October 14, 2015

The Lotus and The Cross: Jesus Talks with Buddha

This book is part of a series of short stories Ravi Zacharias has put out, called 'Great Conversations.'

The back cover of this one says:

"Step into a long-tail boat... and become immersed in an imaginary conversation between Jesus Christ and Gautama Buddha."

This is important to understand before you read this little treasure... that this book is an imaginary conversation to introduce us to the teachings of both Buddha and Jesus.

In the introduction Ravi says here of writing the book:

"Writing this book has been an incredible experience. I spent scores of hours in temples with monks and with instructors of students of Buddhist thought. The discussions I had were always cordial and delightful. Over many a cup of tea, we lingered and talked about life's deepest questions and contrasting answers."

It is a cleverly written and engaging read. There were many times I had to pause and think about what was being said. Many religions of the world have very close beliefs to Christianity, but with one major difference, their rejection of Jesus Christ as the Son of God.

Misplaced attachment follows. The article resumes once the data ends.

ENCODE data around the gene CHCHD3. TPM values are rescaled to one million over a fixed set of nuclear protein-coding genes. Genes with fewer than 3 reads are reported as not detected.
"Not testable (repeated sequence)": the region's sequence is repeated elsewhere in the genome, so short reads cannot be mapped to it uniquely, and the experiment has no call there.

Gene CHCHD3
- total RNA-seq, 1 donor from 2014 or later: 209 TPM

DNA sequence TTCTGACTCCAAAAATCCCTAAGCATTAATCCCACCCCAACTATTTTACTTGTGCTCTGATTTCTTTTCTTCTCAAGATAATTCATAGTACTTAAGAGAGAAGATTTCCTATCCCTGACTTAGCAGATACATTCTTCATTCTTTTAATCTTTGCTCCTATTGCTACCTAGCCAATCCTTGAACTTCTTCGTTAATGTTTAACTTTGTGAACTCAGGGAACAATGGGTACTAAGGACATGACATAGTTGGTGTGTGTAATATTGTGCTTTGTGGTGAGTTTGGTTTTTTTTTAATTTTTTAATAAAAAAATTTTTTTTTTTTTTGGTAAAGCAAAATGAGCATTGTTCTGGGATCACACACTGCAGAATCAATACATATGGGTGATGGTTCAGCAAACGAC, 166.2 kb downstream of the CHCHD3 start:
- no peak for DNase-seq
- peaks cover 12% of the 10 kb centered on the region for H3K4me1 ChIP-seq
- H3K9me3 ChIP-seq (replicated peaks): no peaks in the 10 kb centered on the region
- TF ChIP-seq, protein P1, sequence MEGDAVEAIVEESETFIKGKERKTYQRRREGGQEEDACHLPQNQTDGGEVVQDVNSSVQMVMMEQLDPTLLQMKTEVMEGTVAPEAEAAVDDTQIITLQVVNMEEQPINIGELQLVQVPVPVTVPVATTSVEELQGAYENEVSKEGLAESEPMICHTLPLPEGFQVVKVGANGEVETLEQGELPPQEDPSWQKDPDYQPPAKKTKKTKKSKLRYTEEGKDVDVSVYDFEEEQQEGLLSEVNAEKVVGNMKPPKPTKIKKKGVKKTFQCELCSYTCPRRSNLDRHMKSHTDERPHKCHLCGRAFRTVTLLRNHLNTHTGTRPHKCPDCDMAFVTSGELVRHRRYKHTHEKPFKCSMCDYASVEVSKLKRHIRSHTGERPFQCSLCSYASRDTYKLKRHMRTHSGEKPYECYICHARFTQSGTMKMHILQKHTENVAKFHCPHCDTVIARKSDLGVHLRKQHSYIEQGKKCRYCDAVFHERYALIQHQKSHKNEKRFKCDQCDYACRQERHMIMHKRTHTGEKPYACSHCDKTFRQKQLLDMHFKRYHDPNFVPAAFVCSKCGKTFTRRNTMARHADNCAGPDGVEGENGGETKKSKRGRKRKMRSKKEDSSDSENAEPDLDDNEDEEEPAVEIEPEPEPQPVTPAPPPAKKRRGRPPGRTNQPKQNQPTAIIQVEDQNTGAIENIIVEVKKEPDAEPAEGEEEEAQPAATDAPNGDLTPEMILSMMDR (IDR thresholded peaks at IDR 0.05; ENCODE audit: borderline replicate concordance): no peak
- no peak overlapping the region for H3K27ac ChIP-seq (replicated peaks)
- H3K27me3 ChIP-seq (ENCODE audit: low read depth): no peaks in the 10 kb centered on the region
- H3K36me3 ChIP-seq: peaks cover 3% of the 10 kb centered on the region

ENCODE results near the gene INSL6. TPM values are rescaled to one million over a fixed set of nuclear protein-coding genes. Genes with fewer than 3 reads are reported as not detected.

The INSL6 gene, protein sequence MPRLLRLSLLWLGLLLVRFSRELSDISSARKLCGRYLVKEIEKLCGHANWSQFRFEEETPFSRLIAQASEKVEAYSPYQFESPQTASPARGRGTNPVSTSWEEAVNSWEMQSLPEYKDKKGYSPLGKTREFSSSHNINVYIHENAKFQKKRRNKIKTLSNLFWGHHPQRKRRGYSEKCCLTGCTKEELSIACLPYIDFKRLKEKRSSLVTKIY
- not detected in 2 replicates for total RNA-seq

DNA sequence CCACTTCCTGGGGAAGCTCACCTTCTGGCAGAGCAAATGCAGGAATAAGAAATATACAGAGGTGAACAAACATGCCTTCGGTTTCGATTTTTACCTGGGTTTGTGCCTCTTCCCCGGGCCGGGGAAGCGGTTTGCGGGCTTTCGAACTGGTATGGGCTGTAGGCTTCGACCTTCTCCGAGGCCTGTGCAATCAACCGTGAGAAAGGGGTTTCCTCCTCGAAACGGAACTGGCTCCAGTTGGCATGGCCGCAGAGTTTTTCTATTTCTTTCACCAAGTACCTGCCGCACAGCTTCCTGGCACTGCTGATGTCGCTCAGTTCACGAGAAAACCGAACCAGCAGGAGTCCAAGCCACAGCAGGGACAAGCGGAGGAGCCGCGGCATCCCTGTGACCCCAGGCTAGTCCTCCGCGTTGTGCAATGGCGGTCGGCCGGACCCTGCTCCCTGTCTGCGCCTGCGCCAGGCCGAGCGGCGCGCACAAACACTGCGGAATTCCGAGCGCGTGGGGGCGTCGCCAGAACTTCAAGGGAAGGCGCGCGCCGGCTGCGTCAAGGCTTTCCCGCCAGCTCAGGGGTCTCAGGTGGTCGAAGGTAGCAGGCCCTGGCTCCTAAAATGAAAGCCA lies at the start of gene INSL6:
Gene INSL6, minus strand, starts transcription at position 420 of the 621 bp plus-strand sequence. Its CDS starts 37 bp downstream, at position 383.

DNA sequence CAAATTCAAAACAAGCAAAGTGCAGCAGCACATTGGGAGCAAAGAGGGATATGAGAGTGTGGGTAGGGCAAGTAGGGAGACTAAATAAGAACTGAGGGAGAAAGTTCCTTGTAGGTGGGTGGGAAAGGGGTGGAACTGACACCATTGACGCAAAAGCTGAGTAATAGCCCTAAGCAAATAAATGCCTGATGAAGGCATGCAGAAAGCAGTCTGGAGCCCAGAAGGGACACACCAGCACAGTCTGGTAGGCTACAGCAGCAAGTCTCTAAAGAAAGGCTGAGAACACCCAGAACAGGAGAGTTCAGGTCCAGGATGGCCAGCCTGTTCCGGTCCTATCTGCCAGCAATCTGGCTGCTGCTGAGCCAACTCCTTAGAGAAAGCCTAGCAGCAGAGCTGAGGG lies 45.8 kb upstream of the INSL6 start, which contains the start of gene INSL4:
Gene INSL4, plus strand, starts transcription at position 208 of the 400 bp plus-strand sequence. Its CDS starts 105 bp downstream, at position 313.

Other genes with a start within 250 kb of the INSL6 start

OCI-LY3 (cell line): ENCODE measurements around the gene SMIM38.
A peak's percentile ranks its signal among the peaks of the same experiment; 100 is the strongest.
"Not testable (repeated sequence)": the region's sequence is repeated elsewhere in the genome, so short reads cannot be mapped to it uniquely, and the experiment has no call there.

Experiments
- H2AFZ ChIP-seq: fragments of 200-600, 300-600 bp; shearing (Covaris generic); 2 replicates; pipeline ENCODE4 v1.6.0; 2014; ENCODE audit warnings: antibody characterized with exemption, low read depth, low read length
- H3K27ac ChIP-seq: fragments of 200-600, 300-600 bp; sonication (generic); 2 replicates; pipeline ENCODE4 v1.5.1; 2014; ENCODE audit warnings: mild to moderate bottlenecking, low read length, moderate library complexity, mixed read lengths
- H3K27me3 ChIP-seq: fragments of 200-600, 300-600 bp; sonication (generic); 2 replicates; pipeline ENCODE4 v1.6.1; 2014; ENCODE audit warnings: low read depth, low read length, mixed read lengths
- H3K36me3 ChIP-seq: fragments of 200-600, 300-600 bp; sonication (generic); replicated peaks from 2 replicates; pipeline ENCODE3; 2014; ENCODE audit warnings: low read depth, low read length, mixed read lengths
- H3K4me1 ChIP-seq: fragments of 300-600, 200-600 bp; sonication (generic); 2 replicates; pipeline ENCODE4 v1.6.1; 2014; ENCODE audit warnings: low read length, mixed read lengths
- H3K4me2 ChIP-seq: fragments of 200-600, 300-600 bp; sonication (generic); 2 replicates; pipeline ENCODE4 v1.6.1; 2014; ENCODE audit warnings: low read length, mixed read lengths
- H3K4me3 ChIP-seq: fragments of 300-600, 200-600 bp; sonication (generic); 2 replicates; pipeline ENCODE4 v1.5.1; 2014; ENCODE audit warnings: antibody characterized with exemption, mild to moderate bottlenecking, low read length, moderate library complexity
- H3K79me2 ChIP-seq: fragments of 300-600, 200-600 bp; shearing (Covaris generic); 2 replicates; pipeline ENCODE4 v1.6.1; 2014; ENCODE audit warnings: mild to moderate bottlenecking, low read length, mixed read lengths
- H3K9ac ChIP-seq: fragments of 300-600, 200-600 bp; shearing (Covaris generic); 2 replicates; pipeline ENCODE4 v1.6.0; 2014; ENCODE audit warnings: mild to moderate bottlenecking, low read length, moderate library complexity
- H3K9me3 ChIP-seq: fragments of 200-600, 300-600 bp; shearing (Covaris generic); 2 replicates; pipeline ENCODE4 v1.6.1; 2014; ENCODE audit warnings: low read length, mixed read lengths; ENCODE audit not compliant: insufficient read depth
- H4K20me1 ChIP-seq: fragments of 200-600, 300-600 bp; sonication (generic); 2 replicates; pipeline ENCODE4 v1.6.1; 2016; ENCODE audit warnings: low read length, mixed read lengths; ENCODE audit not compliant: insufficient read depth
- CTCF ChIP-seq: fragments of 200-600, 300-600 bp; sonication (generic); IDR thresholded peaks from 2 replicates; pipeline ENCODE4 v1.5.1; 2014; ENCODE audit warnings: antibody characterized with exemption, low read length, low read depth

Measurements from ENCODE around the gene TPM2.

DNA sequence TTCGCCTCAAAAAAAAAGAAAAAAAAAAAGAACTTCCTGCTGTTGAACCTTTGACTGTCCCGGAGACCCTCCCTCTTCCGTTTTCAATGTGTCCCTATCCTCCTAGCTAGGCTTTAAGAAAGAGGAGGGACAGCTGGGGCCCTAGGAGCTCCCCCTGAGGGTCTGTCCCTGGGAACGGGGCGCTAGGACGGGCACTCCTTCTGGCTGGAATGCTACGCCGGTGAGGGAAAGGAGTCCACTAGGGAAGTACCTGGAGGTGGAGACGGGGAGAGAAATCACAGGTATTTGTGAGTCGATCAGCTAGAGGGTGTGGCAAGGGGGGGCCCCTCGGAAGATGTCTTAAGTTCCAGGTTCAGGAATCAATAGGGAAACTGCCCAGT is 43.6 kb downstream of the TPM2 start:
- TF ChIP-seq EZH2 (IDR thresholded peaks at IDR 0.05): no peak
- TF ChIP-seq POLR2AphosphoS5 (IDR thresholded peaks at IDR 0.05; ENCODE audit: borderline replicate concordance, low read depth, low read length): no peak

Buddhism is very concerned and sincere when it comes to being compassionate. This is what attracts so many to it. But this book shares why this is not enough.

Ravi Zacharias later says this in the introduction:

"Jesus and Buddha cannot both be right. 

The lotus is the symbol of Buddhism; the cross, the symbol of the Christian faith. Behind the two symbols stand two diametrically opposed beliefs. I ask you, the reader, to examine the message of each, using both your heart and your mind. It is worth the exercise because it will determine your destiny."

Here are a few quotes that stayed with me:

"When you mix falsehood with truth, you create a more destructive lie." 

 "There is no way to talk of what one ought to do without showing the value of the person."

"The purpose of life... is communion, not union. There can be no meaning when the goal is to meditate oneself into oblivion. But meaning is found in a relationship with the living God. That's what it's all about - a relationship."

This last quote moved me the most. What's the purpose of life?... "You shall love the LORD your God with all your heart, with all your soul, and with all your mind." Matt. 22 37... it's communion with the living God.

It's the love shared between us and Him in communion. His unconditional love, and our conditional love made perfect in Him. Silent meditation will never accomplish this, only communion with the living God will.

Communion means:

-association; fellowship. 

-interchange or sharing of thoughts or emotions; intimate communication

-the act of sharing, or holding in common; participation.
"The grace of the Lord Jesus Christ, and the love of God, and the communion of the Holy Spirit be with you all. Amen." 2 Cor. 13:14 

I highly recommend this book for those who are curious about Buddhism, as well as the differences from Christianity. You will discover how much Buddhism has influenced the west, and how much we all need Jesus.